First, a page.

Lydia Kisley, a Beckman-Brown Interdisciplinary Postdoctoral Fellow, and colleagues including Martin Grueble and Deborah Leckband, recently used Fast Relaxation Imaging (FReI) to investigate the folding stability and dynamics of proteins within polyacrylamide hydrogels.
Professor Gruebele received his B.S. degree in 1984, and his Ph.D. in 1988, both from the University of California at Berkeley. After working as a postdoctoral fellow at the California Institute of Technology, he joined the faculty of the University of Illinois in 1992. Dr. Gruebele is also a faculty member of the Beckman Institute.
- time-resolved spectroscopy applied to biological systems; protein folding dynamics; dynamics of complex chemical systems studied by laser spectroscopy and computational theory; current projects include control of energy flow in highly excited organic molecules
The Gruebele Group is engaged in experiments and computational modeling to study a broad range of fundamental problems in chemical and biological physics. A common theme in these experiments is the implementation of state-of-the-art laser techniques to interrogate and manipulate complex molecular systems, coupled with quantum or classical simulations. The results of these efforts are contributing to a deeper understanding of the way that proteins fold into functional 3-dimensional molecules, the details of how chemical bonds are broken by vibrational motion and how this can be controlled, and the switching of energy flow in large molecular structures on surfaces.
Distinctions / Awards
- Nakanishi Prize (ACS and The Chemical Society of Japan), 2017
- Fellow of the American Chemical Society, 2015
- List of Teachers Ranked as Excellent by Their Students, 2010-2016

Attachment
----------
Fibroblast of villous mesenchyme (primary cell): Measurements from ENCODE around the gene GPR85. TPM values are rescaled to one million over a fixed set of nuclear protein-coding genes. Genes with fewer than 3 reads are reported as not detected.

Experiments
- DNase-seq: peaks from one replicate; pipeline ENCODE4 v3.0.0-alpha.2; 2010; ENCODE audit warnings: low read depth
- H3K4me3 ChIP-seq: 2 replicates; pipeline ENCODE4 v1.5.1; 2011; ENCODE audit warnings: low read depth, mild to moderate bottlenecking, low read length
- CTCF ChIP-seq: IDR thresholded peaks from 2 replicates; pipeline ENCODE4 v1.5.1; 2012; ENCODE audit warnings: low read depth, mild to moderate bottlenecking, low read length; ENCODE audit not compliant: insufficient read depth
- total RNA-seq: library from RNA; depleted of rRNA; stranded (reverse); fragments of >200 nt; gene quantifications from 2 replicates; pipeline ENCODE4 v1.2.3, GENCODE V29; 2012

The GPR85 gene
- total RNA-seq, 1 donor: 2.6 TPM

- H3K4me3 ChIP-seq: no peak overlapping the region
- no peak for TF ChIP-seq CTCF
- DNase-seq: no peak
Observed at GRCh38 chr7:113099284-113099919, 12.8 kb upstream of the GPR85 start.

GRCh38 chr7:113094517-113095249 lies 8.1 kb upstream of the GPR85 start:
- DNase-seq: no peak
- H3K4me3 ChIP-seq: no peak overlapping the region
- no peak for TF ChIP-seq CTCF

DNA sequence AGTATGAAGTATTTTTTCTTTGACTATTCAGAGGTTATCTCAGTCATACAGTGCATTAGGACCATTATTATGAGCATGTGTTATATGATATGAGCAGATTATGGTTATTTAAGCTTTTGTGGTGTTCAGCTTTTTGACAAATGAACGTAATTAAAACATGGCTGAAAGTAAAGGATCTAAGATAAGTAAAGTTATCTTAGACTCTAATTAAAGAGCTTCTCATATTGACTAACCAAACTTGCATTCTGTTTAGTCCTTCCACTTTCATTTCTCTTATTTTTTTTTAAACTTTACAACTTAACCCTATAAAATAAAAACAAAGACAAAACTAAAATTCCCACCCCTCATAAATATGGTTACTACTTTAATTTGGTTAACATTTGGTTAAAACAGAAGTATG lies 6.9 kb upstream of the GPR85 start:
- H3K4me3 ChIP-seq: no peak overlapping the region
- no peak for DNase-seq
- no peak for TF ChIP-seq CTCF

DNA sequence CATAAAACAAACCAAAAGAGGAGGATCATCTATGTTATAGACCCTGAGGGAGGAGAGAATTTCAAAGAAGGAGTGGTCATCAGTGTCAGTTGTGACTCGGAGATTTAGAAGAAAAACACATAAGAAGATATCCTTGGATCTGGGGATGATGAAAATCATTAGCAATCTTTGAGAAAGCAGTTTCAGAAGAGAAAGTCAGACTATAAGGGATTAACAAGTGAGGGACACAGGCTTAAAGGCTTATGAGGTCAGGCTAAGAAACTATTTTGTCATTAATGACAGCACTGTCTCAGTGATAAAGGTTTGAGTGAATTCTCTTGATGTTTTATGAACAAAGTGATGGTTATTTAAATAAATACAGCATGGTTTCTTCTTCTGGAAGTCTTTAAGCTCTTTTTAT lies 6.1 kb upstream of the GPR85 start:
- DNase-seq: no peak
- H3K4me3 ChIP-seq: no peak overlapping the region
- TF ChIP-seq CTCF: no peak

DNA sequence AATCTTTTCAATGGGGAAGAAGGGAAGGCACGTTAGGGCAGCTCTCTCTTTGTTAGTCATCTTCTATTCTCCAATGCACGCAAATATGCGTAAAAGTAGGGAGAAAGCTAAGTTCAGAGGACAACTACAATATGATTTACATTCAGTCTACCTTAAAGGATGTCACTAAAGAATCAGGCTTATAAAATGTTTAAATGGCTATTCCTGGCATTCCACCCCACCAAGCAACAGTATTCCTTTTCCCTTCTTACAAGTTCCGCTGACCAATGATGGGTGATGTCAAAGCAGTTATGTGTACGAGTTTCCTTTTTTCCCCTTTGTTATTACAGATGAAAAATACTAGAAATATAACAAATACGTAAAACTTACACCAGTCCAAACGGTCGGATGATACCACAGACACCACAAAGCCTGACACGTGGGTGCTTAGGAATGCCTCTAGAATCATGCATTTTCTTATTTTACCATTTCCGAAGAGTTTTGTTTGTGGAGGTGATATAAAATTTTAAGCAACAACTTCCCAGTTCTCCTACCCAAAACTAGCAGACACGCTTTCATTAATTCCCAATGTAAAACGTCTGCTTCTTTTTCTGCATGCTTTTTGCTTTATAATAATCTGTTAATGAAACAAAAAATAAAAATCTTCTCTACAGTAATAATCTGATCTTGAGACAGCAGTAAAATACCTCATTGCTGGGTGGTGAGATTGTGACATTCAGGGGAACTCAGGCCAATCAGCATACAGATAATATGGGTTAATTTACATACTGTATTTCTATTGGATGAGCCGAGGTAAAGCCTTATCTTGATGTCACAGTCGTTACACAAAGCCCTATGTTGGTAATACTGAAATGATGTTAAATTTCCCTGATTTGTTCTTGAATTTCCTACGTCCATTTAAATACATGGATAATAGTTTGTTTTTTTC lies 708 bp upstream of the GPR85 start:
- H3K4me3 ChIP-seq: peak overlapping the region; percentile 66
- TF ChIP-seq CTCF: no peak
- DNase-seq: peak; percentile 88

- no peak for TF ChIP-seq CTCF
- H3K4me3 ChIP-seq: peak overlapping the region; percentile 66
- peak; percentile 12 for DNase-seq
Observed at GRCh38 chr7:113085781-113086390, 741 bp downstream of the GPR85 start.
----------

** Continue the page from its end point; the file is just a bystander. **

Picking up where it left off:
- Member of the National Academy of Sciences (USA), 2013
- Member of the American Academy of Arts and Sciences, 2010
- Raymond and Beverly Sackler Prize in the Physical Sciences, 2008
- Member, Deutsche Akademie der Naturforscher Leopoldina, 2008
- Fellow of the Biophysical Society, 2006
- Friedrich Wilhelm Bessel Prize, von Humboldt Society, 2005
- Fellow of the American Physical Society, 2002
- Coblentz Award, Coblentz Society, 1999
- Dreyfus New Faculty Award
- NSF National Young Investigator Award
- Sloan Fellow
- Cottrell Scholar
- Packard Fellow
In The News
Every few years, CAS elects a few campus faculty to the position of permanent CAS Professor. Jonathan Sweedler is currently a CAS Professor. He will be joined by three new CAS Professors: Sharon Hammes-Schiffer, Catherine Murphy, and Martin Gruebele.
Martin Gruebele will be awarded the 2017 Nakanishi Prize at the Plenary ACS National Award Ceremony for his landmark spectroscopic studies showing how proteins initiate their folding on ultrafast time scales and how they fold in individual living cells. The Gruebele group uses lasers, microscopy, and computational approaches to explore complex biochemical processes such as transport of unfolded proteins within a cell.
Martin Gruebele and Marinda Li Wu were announced as 2015 American Chemical Society Fellows in the July 13 issue of Chemical & Engineering News.
When a large protein unfolds in transit through a cell, it slows down and can get stuck in traffic. Using a specialized microscope -- a sort of cellular traffic camera -- University of Illinois chemists now can watch the way the unfolded protein diffuses.